With increasing popularity, Americans are choosing cremation over traditional burial as their final form of disposition. Cremation provides a whole host of advantages that are appealing to the modern-day consumer, some of which are the fewer resources required compared to any other disposition option and the option for family members or friends to store or scatter the cremated remains. Nevertheless, budgeting for cremation can be a confusing process.
OneWorld Memorials offers years of experience in the memorial industry. In this planning guide, we take a closer look at cremation costs to help you determine whether it’s a viable option for you or your loved one. Please note, the costs of human cremation will depend on the competitive cremation market in your region, energy consumption, the type of urn you choose, as well as any memorial-related events. The costs we have collected for the purpose of this planning guide are based on average expenses reported by crematoriums and memorial homes throughout the country.
Cremation costs usually start around $600 to $700, but the average cost of cremation is reportedly $1,650. Standard services might include limited memorialization services and a basic urn. There are multiple forms of cremation. Direct cremation is the least expensive option, in which caskets, preparation, services, and transportation are often avoided. Direct cremation through a funeral home can cost between $1,600 and $3,000, whereas direct cremation through the crematorium of your choice can cost between $1,000 and $2,200. If you decide to use a casket, costs will increase exponentially. Burial plots or columbarium niches can range from $2,000 to $25,000 depending on the location. You might also have to pay for a protective container ($200 – $1,000), an urn ($150 – $1,000), and administrative fees ($350 – $750). Ash scattering can cost between $300 – $3,500 depending on travel arrangements and permits.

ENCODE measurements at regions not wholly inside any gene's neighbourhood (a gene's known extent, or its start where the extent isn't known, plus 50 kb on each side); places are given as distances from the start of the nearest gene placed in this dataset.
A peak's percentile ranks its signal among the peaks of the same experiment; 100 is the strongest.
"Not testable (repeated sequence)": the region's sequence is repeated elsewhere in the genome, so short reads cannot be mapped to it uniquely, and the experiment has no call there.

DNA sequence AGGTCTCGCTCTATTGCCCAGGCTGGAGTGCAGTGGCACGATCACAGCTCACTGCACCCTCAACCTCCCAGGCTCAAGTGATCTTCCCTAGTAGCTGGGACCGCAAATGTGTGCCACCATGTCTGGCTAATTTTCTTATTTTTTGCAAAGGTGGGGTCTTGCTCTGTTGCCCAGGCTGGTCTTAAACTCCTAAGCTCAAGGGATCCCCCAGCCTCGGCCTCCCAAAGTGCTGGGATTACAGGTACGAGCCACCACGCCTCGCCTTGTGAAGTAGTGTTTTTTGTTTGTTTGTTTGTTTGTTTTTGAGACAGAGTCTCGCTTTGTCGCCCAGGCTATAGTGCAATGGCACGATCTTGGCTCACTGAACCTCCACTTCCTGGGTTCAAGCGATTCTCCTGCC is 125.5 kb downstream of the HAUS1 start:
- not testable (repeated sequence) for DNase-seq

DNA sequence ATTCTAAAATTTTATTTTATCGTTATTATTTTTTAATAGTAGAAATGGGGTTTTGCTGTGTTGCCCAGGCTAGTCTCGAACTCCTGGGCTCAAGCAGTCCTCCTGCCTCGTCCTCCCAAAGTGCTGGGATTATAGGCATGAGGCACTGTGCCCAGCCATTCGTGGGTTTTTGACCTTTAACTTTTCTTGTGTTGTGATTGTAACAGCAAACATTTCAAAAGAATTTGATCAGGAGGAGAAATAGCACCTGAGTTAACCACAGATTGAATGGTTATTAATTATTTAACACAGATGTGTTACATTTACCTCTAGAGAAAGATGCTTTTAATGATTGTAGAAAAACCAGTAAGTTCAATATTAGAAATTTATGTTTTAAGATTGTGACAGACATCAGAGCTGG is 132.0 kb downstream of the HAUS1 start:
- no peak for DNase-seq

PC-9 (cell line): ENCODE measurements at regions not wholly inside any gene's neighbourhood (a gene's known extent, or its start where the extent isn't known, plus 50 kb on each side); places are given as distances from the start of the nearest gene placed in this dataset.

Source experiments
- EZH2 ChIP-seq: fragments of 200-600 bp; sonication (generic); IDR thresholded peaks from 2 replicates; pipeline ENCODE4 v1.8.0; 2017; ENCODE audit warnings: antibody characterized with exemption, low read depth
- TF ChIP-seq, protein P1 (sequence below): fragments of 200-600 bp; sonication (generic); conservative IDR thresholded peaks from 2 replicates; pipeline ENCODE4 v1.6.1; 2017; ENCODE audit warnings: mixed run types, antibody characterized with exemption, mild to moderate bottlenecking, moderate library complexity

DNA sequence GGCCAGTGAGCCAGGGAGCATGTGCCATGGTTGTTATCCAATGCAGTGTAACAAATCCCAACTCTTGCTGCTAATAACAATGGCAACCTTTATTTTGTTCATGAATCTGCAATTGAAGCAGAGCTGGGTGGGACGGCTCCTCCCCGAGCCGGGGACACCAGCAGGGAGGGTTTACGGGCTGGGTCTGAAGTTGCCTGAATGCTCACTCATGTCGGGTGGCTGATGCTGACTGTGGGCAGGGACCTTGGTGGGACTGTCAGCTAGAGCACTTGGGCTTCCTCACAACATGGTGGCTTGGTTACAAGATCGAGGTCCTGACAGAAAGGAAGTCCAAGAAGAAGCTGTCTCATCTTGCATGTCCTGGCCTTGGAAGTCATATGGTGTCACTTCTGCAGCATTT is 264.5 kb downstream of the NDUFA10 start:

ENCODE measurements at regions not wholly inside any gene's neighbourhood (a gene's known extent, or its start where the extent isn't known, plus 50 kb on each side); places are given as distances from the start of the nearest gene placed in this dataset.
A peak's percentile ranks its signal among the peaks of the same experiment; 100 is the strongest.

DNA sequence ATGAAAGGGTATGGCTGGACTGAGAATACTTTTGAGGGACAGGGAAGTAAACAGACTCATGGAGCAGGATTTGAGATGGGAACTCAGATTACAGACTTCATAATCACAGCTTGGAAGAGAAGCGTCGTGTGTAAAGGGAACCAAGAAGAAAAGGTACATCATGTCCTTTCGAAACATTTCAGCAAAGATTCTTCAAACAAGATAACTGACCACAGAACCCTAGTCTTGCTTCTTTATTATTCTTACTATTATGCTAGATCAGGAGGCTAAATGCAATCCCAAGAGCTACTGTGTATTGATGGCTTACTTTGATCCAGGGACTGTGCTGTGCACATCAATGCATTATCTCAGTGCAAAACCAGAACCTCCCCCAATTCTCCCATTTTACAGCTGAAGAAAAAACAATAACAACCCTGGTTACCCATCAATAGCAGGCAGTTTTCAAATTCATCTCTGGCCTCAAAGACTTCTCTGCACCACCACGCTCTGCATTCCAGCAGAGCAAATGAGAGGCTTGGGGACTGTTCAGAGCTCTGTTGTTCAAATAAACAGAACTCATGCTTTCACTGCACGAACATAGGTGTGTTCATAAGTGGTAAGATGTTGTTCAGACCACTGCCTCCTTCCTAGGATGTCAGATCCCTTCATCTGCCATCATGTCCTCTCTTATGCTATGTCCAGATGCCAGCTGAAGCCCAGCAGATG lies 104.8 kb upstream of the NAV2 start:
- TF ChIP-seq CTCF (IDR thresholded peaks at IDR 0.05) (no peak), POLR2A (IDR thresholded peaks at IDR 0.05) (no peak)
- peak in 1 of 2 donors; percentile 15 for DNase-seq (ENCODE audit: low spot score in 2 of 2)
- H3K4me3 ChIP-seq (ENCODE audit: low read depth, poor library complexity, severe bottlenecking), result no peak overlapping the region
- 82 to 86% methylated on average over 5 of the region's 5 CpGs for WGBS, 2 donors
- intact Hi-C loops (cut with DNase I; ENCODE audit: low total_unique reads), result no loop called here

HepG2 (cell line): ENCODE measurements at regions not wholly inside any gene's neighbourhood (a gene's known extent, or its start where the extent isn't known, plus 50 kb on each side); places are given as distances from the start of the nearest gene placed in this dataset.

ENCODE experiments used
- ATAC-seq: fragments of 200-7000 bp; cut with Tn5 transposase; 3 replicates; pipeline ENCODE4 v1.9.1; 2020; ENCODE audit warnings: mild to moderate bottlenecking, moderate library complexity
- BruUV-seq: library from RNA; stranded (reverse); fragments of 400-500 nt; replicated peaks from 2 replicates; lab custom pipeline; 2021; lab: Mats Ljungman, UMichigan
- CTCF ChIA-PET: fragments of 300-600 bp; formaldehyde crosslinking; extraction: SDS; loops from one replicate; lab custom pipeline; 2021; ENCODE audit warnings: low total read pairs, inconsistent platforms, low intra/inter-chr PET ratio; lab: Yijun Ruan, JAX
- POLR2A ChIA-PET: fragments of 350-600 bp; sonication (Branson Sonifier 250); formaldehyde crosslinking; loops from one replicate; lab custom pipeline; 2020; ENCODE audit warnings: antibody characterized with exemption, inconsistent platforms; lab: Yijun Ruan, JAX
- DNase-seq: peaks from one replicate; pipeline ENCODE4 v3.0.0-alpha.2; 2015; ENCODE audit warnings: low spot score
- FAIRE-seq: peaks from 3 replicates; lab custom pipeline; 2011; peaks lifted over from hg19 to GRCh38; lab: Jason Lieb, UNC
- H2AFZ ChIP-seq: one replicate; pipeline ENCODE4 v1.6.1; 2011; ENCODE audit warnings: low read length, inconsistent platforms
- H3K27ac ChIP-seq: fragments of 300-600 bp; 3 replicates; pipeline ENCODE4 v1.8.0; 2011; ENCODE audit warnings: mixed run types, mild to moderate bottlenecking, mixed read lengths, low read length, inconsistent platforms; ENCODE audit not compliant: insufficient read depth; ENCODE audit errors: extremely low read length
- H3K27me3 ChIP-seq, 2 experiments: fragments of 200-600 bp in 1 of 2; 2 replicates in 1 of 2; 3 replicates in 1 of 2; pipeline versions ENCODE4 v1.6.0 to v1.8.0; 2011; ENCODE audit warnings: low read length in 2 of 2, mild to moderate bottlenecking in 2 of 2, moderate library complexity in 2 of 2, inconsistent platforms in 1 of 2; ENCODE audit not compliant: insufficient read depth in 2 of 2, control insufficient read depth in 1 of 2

We hope that our guide to cremation costs offers the insight you need to make such a monumental decision. Before making any final arrangements, we recommend that you compare cremation prices on a local level. Contact funeral homes or crematoriums in your area. Research and shop for low-cost cremation urns. If you or your loved one can’t afford the costs of cremation, you may qualify for financial assistance. The Social Security Administration sometimes pays survivors one-time death benefits, and veterans may qualify for burial benefits at national cemeteries. If you are passionate about science, you can alternatively donate your body to a university-affiliated medical school. After using your remains for research, the medical school will cremate your body and bury, scatter, or return the remains to your family members. If you have any questions about this guide, please contact us today to learn more.